The collage on the cover of Breezeway, John Ashbery's twenty-eighth book of poems, encapsulates his erudite multifariousness. The juxtaposition of Raphael's angel from Madonna and Child Enthroned with Saints and de Chirico's The Enigma of Fatality with a nineteenth-century advertisement from Spanish Málaga resembles the pools of moments so typical of Ashbery's mercurial poetry. His poems eschew tailored epiphanies and replace them with multiplying and exacting fusions of interior and exterior to compel what is happening and passing, in a democratised polyphonic texture of permanent flux: 'Each moment / of utterance is the true one; likewise none is true' ('Clepsydra', from Rivers and Mountains, 1966).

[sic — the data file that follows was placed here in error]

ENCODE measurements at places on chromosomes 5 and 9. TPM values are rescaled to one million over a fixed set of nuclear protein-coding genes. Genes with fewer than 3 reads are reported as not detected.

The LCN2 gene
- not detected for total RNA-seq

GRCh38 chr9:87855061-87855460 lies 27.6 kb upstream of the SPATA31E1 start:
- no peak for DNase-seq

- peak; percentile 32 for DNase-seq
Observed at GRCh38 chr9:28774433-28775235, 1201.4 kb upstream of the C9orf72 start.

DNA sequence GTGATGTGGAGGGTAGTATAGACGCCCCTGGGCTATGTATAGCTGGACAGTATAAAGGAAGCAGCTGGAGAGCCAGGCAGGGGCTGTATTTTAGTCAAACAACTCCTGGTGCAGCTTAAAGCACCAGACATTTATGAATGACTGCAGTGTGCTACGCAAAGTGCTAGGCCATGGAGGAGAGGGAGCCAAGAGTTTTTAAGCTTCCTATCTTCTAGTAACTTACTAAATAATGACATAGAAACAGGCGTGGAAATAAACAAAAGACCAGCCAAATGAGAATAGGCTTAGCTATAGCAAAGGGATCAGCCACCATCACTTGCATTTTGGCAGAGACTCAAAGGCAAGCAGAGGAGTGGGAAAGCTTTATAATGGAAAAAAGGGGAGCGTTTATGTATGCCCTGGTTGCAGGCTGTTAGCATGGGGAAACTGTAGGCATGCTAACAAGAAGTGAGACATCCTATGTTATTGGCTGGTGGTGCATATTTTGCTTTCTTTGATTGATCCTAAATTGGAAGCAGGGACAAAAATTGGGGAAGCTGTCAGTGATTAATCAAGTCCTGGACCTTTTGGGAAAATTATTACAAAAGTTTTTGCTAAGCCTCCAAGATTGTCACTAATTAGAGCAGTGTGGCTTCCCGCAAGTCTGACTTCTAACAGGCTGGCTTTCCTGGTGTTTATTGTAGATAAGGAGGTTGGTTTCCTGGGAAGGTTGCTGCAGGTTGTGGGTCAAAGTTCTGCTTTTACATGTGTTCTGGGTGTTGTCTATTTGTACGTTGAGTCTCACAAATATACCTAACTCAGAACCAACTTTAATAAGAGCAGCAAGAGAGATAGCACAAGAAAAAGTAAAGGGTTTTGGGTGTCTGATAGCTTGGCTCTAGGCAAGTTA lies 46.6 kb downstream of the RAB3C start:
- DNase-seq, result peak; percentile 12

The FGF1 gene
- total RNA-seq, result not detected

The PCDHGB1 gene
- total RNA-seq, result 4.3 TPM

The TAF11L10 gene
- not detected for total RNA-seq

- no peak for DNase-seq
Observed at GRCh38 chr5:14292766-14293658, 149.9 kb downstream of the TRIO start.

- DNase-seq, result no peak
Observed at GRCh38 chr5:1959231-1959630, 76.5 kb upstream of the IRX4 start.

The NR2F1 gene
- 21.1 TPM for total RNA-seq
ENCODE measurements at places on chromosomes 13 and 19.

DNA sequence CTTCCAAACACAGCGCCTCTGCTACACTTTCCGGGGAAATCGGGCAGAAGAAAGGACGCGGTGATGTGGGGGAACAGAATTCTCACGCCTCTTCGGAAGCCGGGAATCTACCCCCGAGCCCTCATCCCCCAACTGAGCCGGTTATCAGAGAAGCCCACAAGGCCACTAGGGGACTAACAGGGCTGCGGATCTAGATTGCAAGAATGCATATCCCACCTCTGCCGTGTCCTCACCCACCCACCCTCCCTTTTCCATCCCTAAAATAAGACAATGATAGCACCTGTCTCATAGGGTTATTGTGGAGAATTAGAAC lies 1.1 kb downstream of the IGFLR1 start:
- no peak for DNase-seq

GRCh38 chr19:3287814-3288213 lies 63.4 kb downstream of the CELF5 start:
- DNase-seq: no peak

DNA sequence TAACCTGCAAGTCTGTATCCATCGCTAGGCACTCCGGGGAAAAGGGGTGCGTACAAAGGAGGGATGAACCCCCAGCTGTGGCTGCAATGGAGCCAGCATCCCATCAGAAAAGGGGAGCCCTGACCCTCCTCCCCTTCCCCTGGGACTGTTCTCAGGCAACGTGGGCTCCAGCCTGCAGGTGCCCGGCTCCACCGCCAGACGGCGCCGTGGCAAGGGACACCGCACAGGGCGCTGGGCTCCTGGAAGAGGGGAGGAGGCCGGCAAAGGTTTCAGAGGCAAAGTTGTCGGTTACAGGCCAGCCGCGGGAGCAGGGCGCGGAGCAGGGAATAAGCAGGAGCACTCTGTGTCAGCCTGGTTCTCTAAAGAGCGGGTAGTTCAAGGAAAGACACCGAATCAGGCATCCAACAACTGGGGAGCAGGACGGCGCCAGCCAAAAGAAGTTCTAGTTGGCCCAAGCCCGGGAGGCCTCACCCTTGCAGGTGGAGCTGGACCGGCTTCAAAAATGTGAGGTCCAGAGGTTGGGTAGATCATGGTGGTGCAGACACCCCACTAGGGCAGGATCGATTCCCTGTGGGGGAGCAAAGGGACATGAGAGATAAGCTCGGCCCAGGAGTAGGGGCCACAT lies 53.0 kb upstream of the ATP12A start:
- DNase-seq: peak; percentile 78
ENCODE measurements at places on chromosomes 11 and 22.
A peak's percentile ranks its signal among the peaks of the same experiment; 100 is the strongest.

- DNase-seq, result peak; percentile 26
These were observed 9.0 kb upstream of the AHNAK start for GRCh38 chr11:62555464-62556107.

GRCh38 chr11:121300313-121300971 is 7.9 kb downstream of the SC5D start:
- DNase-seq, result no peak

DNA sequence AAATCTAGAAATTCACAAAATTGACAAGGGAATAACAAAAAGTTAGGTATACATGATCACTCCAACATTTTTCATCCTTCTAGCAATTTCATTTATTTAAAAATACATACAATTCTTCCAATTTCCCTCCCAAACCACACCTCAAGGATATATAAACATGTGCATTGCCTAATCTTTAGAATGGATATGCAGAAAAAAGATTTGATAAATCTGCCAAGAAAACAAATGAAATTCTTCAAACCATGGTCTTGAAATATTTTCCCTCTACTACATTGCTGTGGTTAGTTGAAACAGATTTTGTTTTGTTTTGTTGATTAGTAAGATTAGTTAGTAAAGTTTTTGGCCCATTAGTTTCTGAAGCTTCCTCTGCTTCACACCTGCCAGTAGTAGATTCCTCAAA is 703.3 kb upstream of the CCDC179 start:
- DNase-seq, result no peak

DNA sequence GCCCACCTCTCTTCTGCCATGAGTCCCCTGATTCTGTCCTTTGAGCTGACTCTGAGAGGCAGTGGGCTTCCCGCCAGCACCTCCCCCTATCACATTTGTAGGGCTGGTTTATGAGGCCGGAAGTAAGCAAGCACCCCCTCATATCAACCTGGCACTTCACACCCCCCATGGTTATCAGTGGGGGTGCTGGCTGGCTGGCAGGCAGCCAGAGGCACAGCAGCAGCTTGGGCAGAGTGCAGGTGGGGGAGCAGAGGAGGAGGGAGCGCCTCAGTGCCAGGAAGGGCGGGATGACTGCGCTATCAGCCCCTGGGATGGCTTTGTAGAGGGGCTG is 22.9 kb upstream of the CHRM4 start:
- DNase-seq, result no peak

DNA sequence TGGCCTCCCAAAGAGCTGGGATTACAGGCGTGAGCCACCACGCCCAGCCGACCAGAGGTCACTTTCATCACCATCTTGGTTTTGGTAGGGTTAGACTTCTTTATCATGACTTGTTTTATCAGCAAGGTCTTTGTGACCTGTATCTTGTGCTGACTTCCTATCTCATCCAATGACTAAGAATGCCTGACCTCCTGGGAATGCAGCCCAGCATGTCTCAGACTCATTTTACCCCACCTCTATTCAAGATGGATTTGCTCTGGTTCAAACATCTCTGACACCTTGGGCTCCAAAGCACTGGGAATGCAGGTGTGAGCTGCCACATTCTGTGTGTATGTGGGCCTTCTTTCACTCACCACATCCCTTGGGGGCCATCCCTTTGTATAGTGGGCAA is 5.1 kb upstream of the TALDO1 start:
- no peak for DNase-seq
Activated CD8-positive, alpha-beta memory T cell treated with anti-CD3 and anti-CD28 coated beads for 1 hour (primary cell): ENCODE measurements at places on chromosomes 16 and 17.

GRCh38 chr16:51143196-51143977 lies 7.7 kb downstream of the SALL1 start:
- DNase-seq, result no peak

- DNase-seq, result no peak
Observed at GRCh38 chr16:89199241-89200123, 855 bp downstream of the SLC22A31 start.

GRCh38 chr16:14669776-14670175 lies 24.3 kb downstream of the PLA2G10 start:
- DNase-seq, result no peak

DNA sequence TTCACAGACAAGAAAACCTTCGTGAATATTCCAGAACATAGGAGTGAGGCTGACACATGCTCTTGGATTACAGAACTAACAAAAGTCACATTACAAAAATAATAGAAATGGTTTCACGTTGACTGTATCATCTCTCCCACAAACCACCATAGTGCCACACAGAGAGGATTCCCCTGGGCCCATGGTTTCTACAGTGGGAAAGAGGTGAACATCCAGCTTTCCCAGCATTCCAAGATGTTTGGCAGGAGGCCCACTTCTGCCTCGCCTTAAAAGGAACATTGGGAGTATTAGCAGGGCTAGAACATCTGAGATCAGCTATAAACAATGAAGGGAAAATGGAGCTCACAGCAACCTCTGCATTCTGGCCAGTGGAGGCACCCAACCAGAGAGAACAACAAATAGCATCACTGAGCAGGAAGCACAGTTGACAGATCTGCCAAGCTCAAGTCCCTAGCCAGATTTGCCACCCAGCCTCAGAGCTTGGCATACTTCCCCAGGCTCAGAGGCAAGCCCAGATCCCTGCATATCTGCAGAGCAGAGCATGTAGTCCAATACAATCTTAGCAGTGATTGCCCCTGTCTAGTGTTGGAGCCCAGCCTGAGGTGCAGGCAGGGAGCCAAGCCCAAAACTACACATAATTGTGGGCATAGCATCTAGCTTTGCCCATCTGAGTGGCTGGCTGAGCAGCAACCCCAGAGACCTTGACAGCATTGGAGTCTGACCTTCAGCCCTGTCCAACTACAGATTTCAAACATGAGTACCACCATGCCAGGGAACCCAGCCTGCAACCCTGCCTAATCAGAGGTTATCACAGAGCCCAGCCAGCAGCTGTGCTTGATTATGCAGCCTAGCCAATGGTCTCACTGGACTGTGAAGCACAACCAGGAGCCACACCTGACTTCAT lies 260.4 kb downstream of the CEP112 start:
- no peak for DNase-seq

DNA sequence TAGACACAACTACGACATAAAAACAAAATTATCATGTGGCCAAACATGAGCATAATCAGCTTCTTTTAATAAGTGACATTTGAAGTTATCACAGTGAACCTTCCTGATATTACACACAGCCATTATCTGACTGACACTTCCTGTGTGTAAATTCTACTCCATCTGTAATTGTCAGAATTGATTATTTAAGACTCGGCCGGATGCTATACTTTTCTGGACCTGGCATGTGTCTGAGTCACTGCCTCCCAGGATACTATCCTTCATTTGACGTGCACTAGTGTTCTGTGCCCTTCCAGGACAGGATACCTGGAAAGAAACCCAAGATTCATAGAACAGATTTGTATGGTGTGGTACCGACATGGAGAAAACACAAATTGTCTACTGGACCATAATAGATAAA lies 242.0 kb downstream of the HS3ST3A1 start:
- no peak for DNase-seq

Traversing art, music, history, television, Ashbery reinvents consciousness in the late twentieth century – and now the twenty-first. Some readers, finding Ashbery's unpredictability wearying rather than exhilarating, abandon interpretation in order to enjoy the sparkling ambience of his language – 'From the cast-iron / villas of the sanctimonious to the feathered huts / of the poor in spirit, a hush fringed all night'('Strange Reaction'). But what poetry communicates is what cannot be put any other way. As John Forbes said to an interviewer who asked him if his poetry was language-centred: 'Yes, like a brick wall is brick-centred.' To read Ashbery merely as play is to miss a great deal. What do his poems not encompass? They cover philosophy, elegy, love, obscure verse forms, jokes, nostalgia, games, sorrow, tragedy: that is, the eruptions and crinklings of time as experience, spilling and erasing meanings as it passes.